ERIC Number: ED331879
Record Type: RIE
Publication Date: 1990-Aug
Reference Count: N/A
Influence of Item Parameter Errors in Test Development.
Hambleton, Ronald K.; And Others
Item response theory (IRT) model parameter estimates have considerable merit and open up new directions for test development, but misleading results are often obtained because of errors in the item parameter estimates. The problem of the effects of item parameter estimation errors on the test development process is discussed, and the seriousness of the problem is demonstrated with simulated data sets. Solutions are offered for this problem in test development practice, which arises because item information functions are determined by item parameter values that in turn contain error. When the best items are selected on the basis of their statistical characteristics, there is a tendency to capitalize on chance due to errors in the item parameter estimates; among the generally promising test items, items with parameter estimates that are the most overestimated are also the most likely to be selected. As a result, the test falls short of the test desired or expected. Simulation studies using a hypothetical pool of 150 test items with sample sizes of 1,000 and 400 confirmed that tests do not perform as well as expected when items are selected to match a target test information function and standard errors are correspondingly underestimated. The following suggestions for eliminating this problem are presented: (1) use large samples in item calibration to gain precision in item parameter estimates; (2) revise the extreme item parameter estimates by subtracting one or two standard errors from their values; and (3) exceed the desired target information by 20 to 30%. Two tables and six graphs supplement the discussion. (SLD)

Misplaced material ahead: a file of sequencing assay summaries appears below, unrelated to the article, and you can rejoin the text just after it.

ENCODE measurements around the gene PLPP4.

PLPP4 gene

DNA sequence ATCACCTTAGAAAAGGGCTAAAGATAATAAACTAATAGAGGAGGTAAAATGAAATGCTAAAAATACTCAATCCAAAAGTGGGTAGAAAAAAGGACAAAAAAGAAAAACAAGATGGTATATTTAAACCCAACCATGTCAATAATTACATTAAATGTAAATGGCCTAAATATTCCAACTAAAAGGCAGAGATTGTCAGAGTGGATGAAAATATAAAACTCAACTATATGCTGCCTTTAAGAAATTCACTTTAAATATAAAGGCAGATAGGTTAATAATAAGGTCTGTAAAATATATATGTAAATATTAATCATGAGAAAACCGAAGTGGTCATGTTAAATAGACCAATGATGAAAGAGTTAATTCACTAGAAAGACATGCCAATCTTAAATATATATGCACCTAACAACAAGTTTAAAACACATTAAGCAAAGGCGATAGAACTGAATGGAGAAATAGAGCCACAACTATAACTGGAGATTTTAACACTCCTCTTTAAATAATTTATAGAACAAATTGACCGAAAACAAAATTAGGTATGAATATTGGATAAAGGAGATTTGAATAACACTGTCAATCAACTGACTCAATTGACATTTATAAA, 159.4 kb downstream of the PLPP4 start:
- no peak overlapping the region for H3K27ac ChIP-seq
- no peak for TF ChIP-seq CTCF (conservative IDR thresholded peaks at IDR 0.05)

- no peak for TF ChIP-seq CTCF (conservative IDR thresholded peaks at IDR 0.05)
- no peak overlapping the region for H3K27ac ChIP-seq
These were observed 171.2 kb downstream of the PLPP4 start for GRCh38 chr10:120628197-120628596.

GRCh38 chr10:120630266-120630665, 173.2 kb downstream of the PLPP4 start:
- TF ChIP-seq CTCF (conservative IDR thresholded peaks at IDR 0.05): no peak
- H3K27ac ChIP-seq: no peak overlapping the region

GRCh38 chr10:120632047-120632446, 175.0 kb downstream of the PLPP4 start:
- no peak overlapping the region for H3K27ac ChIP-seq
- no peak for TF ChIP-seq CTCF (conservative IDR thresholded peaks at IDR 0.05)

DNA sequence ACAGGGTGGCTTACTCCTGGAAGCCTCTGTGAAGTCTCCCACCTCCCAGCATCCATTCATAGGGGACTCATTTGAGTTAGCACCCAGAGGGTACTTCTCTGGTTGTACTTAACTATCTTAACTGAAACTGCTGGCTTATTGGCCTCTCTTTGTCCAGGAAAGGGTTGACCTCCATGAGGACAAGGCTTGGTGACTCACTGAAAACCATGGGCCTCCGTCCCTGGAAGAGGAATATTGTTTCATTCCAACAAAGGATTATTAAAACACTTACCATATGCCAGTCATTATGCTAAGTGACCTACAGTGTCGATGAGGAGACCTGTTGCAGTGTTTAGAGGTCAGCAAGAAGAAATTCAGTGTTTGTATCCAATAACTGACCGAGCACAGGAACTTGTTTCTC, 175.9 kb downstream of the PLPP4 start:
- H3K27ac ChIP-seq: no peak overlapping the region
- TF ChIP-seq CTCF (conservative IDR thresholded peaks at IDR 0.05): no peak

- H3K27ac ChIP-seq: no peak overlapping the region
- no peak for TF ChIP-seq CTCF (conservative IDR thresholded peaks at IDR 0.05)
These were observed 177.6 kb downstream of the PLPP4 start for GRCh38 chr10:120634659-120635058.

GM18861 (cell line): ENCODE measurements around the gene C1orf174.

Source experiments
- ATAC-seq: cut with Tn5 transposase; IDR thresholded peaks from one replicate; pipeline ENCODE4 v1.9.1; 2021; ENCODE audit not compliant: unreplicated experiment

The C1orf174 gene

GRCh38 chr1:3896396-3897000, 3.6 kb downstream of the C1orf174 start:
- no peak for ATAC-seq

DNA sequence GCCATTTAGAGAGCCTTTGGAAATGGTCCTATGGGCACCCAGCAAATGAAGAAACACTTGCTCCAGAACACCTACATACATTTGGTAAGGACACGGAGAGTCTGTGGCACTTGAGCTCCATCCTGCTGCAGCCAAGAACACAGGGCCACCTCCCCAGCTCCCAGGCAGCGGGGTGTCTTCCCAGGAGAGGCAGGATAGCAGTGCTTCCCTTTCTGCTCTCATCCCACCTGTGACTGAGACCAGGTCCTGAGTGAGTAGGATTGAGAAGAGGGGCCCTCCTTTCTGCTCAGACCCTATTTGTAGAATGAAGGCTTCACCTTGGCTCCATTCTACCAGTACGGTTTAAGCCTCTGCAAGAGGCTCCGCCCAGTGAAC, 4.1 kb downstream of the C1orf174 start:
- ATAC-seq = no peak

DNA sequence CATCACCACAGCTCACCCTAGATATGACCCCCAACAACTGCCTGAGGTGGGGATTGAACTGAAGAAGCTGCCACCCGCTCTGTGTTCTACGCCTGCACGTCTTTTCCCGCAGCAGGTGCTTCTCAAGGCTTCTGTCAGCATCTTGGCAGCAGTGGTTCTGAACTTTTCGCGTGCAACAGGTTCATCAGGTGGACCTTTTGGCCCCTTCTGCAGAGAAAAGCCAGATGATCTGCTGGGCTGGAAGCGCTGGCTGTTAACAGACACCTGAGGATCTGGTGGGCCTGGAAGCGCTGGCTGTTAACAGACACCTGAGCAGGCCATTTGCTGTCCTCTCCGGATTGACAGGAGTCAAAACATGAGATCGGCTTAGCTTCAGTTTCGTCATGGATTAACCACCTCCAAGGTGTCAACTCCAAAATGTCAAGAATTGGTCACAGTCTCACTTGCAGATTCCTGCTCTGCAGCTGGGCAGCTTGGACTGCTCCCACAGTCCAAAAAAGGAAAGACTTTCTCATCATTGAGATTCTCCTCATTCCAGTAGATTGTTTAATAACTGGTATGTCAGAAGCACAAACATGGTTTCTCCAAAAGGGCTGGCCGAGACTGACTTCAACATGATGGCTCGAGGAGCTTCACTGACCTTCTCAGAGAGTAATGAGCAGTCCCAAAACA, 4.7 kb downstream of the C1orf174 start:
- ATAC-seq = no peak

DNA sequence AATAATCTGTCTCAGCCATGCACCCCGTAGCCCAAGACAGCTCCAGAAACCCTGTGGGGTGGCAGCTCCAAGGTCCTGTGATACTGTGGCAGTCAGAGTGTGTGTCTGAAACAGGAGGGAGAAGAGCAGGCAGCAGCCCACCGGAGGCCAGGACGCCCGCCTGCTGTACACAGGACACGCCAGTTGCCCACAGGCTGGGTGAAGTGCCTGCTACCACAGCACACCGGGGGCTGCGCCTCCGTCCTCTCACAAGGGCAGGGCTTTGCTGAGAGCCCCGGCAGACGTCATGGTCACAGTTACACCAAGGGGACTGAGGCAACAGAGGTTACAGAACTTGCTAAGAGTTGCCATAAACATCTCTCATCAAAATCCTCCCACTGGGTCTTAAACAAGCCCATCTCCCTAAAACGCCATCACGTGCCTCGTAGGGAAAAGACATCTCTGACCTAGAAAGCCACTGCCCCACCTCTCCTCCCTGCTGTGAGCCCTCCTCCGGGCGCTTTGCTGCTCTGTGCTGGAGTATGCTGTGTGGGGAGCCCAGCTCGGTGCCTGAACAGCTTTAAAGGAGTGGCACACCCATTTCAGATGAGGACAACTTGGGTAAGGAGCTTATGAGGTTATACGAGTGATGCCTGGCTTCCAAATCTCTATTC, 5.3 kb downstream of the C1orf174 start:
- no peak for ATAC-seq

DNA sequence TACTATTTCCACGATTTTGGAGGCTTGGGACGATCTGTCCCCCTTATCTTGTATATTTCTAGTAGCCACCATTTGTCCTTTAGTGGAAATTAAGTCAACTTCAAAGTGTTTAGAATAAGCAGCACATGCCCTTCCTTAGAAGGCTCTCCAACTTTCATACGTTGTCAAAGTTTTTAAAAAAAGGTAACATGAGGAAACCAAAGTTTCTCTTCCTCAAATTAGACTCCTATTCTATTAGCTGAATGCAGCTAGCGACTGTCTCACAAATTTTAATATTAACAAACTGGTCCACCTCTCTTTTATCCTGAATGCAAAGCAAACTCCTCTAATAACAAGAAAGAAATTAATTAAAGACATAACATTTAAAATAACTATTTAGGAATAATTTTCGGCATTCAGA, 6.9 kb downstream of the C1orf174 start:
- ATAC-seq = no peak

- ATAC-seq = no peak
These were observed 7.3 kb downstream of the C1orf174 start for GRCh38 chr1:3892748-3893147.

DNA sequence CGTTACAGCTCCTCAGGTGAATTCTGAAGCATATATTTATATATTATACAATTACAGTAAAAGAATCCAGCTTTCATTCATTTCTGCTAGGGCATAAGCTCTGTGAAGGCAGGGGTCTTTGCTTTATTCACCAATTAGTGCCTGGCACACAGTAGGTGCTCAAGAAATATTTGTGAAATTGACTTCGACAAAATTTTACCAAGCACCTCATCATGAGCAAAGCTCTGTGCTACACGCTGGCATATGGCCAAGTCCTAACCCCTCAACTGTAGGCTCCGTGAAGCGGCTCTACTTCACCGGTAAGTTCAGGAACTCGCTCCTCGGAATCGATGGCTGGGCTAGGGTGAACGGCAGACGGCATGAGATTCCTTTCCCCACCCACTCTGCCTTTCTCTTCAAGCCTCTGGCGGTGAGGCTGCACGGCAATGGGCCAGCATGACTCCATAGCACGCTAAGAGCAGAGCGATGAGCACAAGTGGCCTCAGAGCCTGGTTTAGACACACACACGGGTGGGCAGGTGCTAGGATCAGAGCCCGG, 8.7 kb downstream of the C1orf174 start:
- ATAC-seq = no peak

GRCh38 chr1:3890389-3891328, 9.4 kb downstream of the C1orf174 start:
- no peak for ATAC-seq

Publication Type: Reports - Evaluative; Speeches/Meeting Papers
Education Level: N/A
Sponsor: Graduate Management Admission Council, Princeton, NJ.
Authoring Institution: N/A
Identifiers: Information Function (Tests); Item Parameters
Note: Paper presented at the Annual Meeting of the American Psychological Association (98th, Boston, MA, August 10-14, 1990).